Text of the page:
- 1. Measured time or motion; the regular alternation of two or more different or opposite states. 2. SYN: r. method. 3. Regular or irregular occurrence of an electrical event in the electrocardiogram or electroencephalogram. SEE ALSO: wave. 4. Sequential beating of the heart generated by a single beat or sequence of beats. [G. rhythmos]- agonal r. an idioventricular r., characterized by unusually wide and bizarre ventricular complexes, often seen in moribund patients.- alpha r. 1. a wave pattern in the encephalogram in the frequency band of 8–13 Hz; 2. the posterior dominant 8–13 Hz r. in the awake, relaxed person with closed eyes, that attenuates with eye opening. SYN: alpha wave, Berger r..- atrioventricular junctional r. the cardiac r. when the heart is controlled by the AV junction (including node); arising in the AV junction, the impulse ascends to the atria and descends to the ventricles, each at varying speeds depending on the site of the pacemaker; only descends to the ventricles in the common form of atrioventricular dissociation and in idiojunctional r.. SYN: AV junctional r., nodal bradycardia, nodal r..- AV junctional r. SYN: atrioventricular junctional r..- basic electrical r. (BER) a slow wave of depolarization of smooth muscle from the fundus to the pylorus that coordinates gastric peristalsis and emptying.- beta r. a wave pattern in the electroencephalogram in the frequency band of 18–30 Hz. SYN: beta wave.- bigeminal r. that cardiac r. when each beat of the dominant r. (sinus or other) is followed by a premature beat, with the result that the heartbeats occur in pairs (bigeminy). SYN: coupled r..- cantering r. SYN: gallop.- circus r. SYN: circus movement.- coronary nodal r. formerly applied by some authorities to the electrocardiographic pattern of normal upright P waves in leads I and II with a short P-R interval.- coronary sinus r. an ectopic atrial r. supposedly originating from a pacemaker at the mouth of the coronary sinus; recognized in the electrocardiogram by P-waves that are inverted in leads II, III, and aVF with a normal or prolonged P-R interval; an ectopic (“lower”) atrial r..- coupled r. SYN: bigeminal r..- escape r. three or more consecutive impulses at a rate not exceeding the upper limit of the inherent pacemaker; extreme range of impulse formation at the sinoatrial node is between 40 and 180 impulses per minute, that of the atrioventricular junction is normally 40–60 impulses per min, and the normal rate of the ventricular myocardium (idioventricular r.) is 20–40 impulses per min.- idiojunctional r. SYN: idionodal r..- idionodal r. an independent r., the ventricles being under control of the AV node (AV junction). SYN: idiojunctional r..- idioventricular r. a slow independent ventricular r. under control of a ventricular center (which is, by definition, ectopic). SYN: ventricular r..- junctional r. rhythms originating anywhere within the AV junction. Formerly, “AV nodal” or simply “nodal” rhythms.- pendulum r. SYN: embryocardia.- quadrigeminal r. a cardiac arrhythmia in which the heartbeats are grouped in fours, each usually composed of one sinus beat followed by three extrasystoles, but a repetitive group of four of any composition is quadrigeminal. SYN: quadrigeminy.- quadruple r. a quadruple cadence to the heart sounds due to the easy audibility of both third and fourth heart sounds, indicative of serious myocardial disease. SYN: trainwheel r..- reciprocal r. a cardiac arrhythmia in which the impulse arising in the AV junction descends to and activates the ventricles on one intrajunctional pathway and simultaneously ascends toward the atria in parallel pathways; before reaching the atria, however, the impulse is reflected downward and again activates the ventricles, producing an echo or reciprocal beat; recognized in the electrocardiogram by the presence of an inverted P wave in lead aVF and usually II sandwiched between two ventricular complexes aberrantly, both of which may be normal or one of which may be conducted.- reciprocating r. a cardiac arrhythmia initiated by an AV junctional beat followed in turn by a reciprocal beat; the descending impulse of the reciprocal beat, before reaching the ventricles, is also reflected backward to the atria, but before reaching the atria is reflected downward again to the ventricles, so that there is both retrograde atrial activation and orthograde ventricular activation.- reversed reciprocal r. a cardiac arrhythmia in which a normal sinus impulse, before reaching the ventricles, is reflected backward to the atria; thus in the electrocardiogram a ventricular complex is sandwiched between a normal sinus P wave and a retrograde P wave; if the dysrhythmia continues, subsequent cycles are similar to those of reciprocating r..- sinus r. normal cardiac r. proceeding from the sinoatrial node; in healthy adults its rate is 60–90 beats/min.- theta r. a wave pattern in the electroencephalogram in the frequency band of 4–7 Hz. SYN: theta wave.- tic-tac r. SYN: embryocardia.- trainwheel r. SYN: quadruple r..- trigeminal r. a cardiac arrhythmia in which the beats are grouped in trios, usually composed of a sinus beat followed by two extrasystoles. SYN: trigeminy.- triple r. a triple cadence to the heart sounds at any heart rate, due to the easy audibility of a third (S3) (usually) or fourth (S4) heart sound, or at faster rates a summation sound due to coincidence of the third and fourth heart sounds (“S7” = S3 + S4).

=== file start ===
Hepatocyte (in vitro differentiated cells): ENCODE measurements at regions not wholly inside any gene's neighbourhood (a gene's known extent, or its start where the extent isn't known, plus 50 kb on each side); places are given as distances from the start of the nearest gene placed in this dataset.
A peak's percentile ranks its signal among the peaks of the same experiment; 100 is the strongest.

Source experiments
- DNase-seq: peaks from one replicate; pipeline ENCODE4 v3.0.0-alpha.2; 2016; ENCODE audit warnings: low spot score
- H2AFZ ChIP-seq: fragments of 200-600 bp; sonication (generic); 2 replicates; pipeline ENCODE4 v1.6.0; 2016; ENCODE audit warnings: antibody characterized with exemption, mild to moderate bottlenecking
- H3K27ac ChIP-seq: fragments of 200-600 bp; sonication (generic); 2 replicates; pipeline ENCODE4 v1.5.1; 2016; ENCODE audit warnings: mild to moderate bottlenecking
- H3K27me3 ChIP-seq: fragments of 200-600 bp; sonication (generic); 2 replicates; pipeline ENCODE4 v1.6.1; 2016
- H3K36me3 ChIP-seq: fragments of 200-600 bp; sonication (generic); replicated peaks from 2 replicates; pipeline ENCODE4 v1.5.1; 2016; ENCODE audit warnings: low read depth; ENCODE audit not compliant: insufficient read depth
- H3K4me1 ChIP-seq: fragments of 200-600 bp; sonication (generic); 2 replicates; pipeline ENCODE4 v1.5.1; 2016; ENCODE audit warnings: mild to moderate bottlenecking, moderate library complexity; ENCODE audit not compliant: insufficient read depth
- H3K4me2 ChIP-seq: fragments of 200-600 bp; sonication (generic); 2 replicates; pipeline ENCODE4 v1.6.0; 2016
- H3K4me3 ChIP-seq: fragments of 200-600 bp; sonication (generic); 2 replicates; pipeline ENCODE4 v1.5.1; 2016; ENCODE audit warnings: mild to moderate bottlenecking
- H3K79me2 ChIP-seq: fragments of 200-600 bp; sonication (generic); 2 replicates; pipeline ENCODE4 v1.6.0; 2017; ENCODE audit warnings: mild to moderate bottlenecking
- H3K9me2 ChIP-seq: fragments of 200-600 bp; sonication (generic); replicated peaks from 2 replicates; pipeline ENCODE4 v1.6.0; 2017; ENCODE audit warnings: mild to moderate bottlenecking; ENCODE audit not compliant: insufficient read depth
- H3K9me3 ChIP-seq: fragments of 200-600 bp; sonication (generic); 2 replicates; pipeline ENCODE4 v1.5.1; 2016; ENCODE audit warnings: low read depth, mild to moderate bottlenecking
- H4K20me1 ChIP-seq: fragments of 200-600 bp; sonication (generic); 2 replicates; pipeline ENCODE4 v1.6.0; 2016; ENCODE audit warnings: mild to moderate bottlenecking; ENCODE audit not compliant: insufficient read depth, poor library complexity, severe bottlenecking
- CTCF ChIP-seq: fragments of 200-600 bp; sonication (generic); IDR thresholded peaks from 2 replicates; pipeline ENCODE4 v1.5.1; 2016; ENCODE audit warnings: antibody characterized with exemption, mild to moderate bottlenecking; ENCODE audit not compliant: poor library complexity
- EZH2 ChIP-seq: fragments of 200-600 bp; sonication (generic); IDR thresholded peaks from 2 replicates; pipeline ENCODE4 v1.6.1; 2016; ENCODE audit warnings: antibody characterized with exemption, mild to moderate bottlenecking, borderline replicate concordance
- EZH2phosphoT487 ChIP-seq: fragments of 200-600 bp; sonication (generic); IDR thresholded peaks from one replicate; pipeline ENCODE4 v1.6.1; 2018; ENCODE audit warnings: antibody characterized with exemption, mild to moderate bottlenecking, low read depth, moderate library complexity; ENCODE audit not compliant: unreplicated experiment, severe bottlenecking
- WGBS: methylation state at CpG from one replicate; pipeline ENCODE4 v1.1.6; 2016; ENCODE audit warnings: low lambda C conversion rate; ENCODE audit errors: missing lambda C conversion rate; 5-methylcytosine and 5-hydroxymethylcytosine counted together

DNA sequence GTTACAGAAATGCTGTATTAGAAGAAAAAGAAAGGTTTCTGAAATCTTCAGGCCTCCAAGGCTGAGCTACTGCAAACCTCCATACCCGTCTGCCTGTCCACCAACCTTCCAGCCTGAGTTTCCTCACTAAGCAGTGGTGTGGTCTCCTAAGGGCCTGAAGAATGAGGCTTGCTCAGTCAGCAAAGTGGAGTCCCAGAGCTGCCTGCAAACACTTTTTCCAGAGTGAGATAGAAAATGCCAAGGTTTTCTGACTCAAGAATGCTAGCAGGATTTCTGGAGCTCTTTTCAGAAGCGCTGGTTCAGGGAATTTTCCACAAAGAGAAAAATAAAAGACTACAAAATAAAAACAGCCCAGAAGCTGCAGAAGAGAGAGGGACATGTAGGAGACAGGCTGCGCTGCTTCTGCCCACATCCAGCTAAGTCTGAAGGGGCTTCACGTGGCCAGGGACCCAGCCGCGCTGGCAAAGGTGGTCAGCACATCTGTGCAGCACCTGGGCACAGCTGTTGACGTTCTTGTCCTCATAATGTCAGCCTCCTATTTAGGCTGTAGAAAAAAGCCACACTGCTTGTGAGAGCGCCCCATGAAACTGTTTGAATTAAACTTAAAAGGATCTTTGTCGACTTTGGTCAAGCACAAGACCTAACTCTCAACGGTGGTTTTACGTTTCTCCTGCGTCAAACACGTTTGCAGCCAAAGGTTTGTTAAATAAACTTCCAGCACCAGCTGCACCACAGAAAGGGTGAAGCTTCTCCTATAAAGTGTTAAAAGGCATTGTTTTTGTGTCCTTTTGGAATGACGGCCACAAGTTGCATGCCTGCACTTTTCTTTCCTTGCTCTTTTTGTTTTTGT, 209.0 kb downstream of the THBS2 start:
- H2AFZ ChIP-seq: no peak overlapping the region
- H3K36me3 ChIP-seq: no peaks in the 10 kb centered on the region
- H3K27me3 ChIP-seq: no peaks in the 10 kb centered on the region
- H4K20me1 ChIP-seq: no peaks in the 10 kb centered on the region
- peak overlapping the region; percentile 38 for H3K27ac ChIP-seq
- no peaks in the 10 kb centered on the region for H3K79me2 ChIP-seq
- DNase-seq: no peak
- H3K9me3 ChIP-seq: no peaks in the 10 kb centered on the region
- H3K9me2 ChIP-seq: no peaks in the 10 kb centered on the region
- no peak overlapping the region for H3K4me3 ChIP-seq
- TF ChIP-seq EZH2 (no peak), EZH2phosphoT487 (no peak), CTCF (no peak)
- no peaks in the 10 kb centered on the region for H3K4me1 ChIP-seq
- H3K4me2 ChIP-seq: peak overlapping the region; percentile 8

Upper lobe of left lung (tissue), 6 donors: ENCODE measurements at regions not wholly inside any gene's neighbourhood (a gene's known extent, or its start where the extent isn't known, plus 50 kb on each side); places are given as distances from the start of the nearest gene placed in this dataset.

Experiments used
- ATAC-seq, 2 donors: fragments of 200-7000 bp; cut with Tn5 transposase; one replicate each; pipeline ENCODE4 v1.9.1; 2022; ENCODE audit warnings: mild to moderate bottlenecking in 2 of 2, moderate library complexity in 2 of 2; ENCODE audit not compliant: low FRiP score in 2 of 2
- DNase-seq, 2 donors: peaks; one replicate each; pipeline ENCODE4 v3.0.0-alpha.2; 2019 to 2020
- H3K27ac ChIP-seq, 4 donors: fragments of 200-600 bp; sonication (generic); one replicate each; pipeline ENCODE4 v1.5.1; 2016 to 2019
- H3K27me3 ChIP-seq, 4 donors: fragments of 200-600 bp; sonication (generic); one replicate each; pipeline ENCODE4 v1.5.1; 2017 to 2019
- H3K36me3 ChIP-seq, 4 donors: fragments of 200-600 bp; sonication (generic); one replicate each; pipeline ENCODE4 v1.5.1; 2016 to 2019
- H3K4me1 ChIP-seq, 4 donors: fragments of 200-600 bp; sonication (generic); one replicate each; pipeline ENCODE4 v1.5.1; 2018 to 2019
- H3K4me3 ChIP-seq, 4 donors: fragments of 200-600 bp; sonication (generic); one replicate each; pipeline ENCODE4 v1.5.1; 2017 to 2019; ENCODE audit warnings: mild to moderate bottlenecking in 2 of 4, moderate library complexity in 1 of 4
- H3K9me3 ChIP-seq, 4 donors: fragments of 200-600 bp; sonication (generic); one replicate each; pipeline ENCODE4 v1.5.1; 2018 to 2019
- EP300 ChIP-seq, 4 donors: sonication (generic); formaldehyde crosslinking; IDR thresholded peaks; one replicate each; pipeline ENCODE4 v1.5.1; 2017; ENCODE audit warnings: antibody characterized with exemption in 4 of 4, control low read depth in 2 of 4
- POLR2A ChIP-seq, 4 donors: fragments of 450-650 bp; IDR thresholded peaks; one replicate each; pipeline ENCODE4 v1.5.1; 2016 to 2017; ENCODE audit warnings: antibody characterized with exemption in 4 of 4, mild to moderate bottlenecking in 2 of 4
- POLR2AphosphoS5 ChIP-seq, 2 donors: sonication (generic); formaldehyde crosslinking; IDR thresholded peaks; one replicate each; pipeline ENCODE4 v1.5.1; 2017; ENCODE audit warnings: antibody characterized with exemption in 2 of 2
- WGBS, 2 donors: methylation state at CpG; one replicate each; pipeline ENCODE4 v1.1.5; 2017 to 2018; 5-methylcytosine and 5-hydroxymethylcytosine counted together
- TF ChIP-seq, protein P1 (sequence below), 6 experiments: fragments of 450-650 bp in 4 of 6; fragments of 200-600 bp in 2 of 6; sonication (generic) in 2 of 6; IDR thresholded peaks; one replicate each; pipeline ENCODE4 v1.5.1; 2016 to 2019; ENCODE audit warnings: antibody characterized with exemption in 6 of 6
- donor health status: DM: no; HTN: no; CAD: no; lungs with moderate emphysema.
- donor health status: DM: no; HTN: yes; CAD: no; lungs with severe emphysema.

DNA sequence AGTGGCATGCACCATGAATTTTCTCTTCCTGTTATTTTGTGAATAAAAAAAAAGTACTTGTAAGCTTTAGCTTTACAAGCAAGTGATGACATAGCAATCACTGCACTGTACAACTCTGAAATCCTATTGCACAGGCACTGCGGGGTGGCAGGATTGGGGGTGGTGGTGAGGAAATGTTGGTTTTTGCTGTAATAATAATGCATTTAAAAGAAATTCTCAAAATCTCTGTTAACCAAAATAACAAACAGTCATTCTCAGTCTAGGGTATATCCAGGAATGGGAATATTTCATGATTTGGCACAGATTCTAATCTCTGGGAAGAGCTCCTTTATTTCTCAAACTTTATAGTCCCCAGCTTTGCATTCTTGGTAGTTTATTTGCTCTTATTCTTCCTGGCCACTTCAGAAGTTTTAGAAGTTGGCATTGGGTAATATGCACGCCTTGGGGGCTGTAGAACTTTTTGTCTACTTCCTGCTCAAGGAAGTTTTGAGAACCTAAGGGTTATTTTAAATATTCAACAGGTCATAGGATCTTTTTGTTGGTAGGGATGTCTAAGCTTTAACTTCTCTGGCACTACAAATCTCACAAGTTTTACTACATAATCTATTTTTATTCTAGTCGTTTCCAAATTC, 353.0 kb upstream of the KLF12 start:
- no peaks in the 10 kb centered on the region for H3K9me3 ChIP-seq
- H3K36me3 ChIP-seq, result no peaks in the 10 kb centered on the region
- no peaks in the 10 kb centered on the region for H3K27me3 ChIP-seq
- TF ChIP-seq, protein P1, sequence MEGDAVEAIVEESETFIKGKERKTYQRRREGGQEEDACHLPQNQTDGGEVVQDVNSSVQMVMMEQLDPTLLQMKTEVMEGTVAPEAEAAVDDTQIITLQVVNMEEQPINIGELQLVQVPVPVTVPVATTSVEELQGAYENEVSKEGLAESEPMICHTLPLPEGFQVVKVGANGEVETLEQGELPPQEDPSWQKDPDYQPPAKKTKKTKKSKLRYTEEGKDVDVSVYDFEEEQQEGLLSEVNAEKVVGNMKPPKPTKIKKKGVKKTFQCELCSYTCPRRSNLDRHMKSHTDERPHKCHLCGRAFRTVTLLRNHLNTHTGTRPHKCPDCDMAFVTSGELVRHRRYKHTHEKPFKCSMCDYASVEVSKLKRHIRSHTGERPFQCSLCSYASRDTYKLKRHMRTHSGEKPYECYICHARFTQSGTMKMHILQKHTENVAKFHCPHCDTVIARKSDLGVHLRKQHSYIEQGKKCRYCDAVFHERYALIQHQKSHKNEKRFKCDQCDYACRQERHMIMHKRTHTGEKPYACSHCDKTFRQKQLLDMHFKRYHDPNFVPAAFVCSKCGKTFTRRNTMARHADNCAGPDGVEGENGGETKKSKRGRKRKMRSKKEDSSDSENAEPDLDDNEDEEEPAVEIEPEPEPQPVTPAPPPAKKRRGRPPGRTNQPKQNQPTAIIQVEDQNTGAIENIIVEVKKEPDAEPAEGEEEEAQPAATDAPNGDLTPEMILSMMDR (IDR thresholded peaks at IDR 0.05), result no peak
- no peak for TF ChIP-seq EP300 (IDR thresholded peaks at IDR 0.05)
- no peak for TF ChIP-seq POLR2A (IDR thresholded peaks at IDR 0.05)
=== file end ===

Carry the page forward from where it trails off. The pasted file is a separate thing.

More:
* * *rhythm 'rith-əm n1) a regularly recurrent quantitative change in a variable biological process: asa) the pattern of recurrence of the cardiac cycle <an irregular \rhythm>b) the recurring pattern of physical and functional changes associated with the mammalian and esp. human sexual cycle2) RHYTHM METHOD
* * *(rithґəm) [L. rhythmus; Gr. rhythmos] a measured movement; the recurrence of an action or function at regular intervals. rhythmic, rhythmical adj
Medical dictionary. 2011.